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Global Status of Women

    Global Status of Women

Email gkimball@csuchico.edu for a chapter on this topic. See http://opendoorsliteracyproject.weebly.com for an interview with an illiterate village girl.

In the 19th century, the moral challenge was slavery, in the 20th it was totalitarianism, and in this century it’s violence against women who suffer from sex trafficking acid attacks on schoolgirls, bride burnings to collect more dowry and rape by soldiers and others.[i] In many places women can’t vote, or inherit land, or go to school. They do the heavy work in rural areas and work a double job as working mothers. The greatest unused resource isn’t minerals, it’s uneducated girls and women, point outs out the NY Times reporters who wrote Half the Sky.

*Because boys are preferred In India and China, more than 1.5 million fewer girls are born each year than statistics would predict,[ii] leading to millions of missing women—more than all the men killed in all the wars and genocides of the 20th century.

*Nearly a billion people entered the 21st century unable to read a book or sign their names. Girls are two-thirds of the children who don’t go to school. In Sub-Saharan Africa, for example, only 17% of girls are in secondary school. It would take 6 billion to provide basic education. Over 17 billion is spent on pet foods in the US and Europe. Global military expenditure stands at over $1.5 trillion a yearat current prices for 2009.

*Nearly 3 billion people—half of the world’s population—are poor. Women make up 75% of the poorest people and only 19% of parliament members worldwide. Only 1% of the world’s landowners are women.

*The UN reported in 2005 that over 200 million youth live in poverty, 130 million youth are illiterate, 88 million are unemployed and 10 million young people live with HIV/AIDS. Most (85%) of the world’s one billion young people between 15 and 24 live in developing countries.

*Rates of malnourishment are increasing—about 25% of infants and children under age five are underweight, leading to stunted growth (over 40% of the children under five in South Asia and sub-Saharan Africa), with a total of one billion undernourished people. The leading cause of death of teenage girls in developing countries is complications of pregnancy and childbirth. Over 500,000 women die each year in childbirth, 20% as a result of unsafe abortions. One woman dies in childbirth every minute due to lack of adequate health care.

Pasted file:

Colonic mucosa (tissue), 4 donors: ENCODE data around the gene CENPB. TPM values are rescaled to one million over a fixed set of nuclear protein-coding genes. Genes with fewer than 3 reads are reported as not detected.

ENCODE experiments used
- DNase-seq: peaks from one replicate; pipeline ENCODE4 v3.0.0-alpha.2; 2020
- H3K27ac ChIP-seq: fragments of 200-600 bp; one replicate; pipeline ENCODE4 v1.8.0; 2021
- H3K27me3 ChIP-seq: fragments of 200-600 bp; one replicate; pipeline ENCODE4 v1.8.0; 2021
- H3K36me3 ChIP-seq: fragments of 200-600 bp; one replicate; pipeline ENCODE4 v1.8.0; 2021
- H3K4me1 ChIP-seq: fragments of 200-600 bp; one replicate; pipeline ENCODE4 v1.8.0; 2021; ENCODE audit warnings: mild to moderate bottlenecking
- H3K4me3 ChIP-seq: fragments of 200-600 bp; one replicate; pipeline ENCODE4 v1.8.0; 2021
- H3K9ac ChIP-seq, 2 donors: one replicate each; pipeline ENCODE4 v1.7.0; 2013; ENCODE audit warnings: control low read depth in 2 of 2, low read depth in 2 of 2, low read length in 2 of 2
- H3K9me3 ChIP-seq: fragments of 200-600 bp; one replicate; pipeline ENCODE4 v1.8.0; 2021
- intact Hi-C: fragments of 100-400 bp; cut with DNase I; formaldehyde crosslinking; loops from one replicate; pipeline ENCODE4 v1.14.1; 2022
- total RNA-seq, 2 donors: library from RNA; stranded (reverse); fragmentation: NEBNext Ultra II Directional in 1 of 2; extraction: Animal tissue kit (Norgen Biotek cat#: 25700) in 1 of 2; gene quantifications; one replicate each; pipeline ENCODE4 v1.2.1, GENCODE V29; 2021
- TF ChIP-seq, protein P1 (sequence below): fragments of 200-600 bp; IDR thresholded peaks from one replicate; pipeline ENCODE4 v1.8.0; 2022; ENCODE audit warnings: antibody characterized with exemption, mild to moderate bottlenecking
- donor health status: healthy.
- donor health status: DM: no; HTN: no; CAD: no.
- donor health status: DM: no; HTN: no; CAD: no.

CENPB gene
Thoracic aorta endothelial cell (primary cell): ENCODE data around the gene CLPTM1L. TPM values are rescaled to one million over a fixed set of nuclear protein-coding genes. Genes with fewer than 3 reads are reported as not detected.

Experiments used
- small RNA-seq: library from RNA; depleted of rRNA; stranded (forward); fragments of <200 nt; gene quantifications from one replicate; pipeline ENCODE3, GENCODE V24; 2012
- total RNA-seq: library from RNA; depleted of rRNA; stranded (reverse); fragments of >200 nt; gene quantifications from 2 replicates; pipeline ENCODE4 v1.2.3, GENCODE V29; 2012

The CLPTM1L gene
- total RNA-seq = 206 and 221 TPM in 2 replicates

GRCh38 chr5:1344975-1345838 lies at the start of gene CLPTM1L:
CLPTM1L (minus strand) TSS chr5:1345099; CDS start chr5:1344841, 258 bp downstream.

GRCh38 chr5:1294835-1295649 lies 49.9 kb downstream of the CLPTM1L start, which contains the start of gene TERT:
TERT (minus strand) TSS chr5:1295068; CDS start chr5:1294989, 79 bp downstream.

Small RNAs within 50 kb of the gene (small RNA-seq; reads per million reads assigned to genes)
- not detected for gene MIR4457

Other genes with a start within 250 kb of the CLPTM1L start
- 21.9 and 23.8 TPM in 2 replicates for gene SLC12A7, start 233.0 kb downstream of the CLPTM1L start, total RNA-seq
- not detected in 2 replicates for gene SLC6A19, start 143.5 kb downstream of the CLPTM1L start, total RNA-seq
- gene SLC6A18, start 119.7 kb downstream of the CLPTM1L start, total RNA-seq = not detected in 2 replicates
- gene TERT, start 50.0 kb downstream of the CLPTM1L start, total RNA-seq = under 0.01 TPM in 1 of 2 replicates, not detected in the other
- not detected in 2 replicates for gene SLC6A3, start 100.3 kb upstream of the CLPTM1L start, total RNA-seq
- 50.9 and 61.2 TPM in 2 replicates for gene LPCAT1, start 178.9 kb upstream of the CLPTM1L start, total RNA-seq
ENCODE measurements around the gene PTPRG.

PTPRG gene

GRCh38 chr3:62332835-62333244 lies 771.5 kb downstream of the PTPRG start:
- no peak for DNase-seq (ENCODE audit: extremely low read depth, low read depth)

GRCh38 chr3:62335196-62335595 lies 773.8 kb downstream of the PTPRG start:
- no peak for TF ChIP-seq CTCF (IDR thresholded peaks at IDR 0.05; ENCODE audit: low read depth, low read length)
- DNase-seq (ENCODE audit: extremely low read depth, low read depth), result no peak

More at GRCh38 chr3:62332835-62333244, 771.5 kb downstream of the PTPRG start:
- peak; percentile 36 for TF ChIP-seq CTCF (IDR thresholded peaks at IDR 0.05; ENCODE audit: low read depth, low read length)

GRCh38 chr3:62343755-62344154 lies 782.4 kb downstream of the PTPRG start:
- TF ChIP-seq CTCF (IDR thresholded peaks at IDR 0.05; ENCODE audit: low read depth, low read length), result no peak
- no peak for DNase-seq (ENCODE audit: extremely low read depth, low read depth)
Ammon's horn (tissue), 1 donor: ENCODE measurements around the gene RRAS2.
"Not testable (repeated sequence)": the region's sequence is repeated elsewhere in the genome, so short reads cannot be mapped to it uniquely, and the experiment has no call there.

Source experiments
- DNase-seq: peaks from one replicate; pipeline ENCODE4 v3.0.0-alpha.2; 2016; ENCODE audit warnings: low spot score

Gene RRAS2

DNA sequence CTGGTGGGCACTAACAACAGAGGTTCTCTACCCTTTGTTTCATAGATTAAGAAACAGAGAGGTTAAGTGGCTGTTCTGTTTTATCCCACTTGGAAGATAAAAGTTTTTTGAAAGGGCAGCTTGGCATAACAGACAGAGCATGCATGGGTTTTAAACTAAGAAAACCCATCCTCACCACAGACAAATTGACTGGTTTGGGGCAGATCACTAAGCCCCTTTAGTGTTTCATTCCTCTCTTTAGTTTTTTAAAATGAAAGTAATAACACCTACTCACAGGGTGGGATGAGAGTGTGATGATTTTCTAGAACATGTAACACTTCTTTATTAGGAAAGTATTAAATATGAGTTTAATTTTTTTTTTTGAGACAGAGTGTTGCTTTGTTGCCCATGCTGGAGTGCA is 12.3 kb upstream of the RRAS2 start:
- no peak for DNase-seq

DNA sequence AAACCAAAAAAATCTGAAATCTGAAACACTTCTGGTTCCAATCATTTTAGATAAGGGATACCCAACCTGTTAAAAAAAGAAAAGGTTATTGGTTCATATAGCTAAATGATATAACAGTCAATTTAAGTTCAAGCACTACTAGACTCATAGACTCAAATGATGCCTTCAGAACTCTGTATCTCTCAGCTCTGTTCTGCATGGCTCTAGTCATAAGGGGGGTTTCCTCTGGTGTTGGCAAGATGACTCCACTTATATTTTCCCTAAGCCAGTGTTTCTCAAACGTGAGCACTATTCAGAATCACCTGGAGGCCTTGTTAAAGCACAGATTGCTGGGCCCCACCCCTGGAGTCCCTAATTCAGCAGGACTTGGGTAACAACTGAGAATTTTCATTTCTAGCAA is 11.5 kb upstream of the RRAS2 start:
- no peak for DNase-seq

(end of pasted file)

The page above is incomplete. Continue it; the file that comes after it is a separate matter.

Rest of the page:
*By 2010, only 19% of parliament representatives were women, up from 11% in 1995.[iii] The highest numbers of women politicians were in Rwanda, Sweden and South Africa. Nine chambers lack any women at all, as in Saudi Arabia. In terms of heads of state, only nine of 151 elected leaders were women. Some countries are making progress in terms of women in power by setting quotas. The banking crisis that precipitated it was blamed on men by the Prime Minister of Iceland, Johanna Sigurdardottir, who campaigned to end the “age of testosterone.” The Scandinavian countries are models for gender equality programs like extensive parental leave.

*A new focus in development programs is the return on investment of programs for girls and women. The chief economist of the World Bank, Lawrence Summers states, “Investment in girls’ education may well be the highest-return investment available in the developing world.”[iv]

*Charitable organizations focusing on girls and women

International poverty:

Grameen Foundation helps the world’s poorest, especially women, improve their lives and escape poverty through access to microfinance and technology. Mr. Yunus won the Nobel Prize for his banking with small loans to groups of five.

Read his book Banker to the Poor, 2003.


Acumen Fund invests patient capital in a variety of institutions, reflecting the diversity of business models that can be effective in reaching the “base of the pyramid” (BoP)—or the billions of poor without access to clean water, reliable health services, or formal housing options. The fund loans or invests in larger projects than Grameen. Read Jacqueline Novogratz. The Blue Sweater: Bridging the Gap Between Rich and Poor in an Interconnected World, 2009. http://www.acumenfund.org/

Education in Pakistan

I’ve also started a small co-ed literacy program in NW Pakistan, no admin. costs. Contact me for photos and description. gkimball@csuchico.edu

Global Women:

The Global Fund for Women advocates for and defends women’s human rights by making grants to support women’s groups around the world. Since 1987, the Global Fund for Women has granted over $71 million to more than 3,800 women’s groups in 167 countries. www.globalfundforwomen.org/

The Environment

Take your pick from the best. http://www.fundraiserinsight.org/articles/environmentalfundraising.html

gkimball@csuchico.edu for chapter on girls and women globally

[i] Nicholas Kristof and Sheryl WuDunn, “The Women’s Crusade, The New York Times Magazine, August 23, 2009, p. 28. See their book Half the Sky: Turning Oppression Into Opportunity for Women Worldwide. Alfred A Knopf, 2009.

[ii] Tina Rosenberg, “The Daughter Deficit,” The New York Times Magazine, August 23, 2009, p. 23. Statistics are from Goretti Nyabenda, p. 33-34, also in the Times.

[iii] United Nations, The Millennium Development Goals Report, June 15, 2010, p. 25.

[iv] Nicholas Kristof and Sheryl WuDunn, p. xx.

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